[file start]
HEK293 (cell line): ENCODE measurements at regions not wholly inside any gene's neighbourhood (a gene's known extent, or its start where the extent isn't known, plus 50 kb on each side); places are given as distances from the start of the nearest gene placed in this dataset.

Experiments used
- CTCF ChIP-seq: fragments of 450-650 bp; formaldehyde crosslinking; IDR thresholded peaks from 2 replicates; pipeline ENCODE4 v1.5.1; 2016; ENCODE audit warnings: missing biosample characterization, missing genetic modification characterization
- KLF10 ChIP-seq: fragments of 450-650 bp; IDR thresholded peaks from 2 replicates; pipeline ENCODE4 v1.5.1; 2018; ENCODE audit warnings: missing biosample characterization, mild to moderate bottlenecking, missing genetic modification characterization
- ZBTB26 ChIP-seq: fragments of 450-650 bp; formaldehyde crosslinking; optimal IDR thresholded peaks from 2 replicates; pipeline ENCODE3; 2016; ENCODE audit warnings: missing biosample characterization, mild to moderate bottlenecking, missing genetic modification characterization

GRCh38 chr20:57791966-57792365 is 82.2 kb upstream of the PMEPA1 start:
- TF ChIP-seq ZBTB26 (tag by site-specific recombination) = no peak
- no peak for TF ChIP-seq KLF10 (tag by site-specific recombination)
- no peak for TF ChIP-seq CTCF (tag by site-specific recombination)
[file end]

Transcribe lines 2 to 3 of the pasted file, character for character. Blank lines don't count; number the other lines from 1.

Experiments used
- CTCF ChIP-seq: fragments of 450-650 bp; formaldehyde crosslinking; IDR thresholded peaks from 2 replicates; pipeline ENCODE4 v1.5.1; 2016; ENCODE audit warnings: missing biosample characterization, missing genetic modification characterization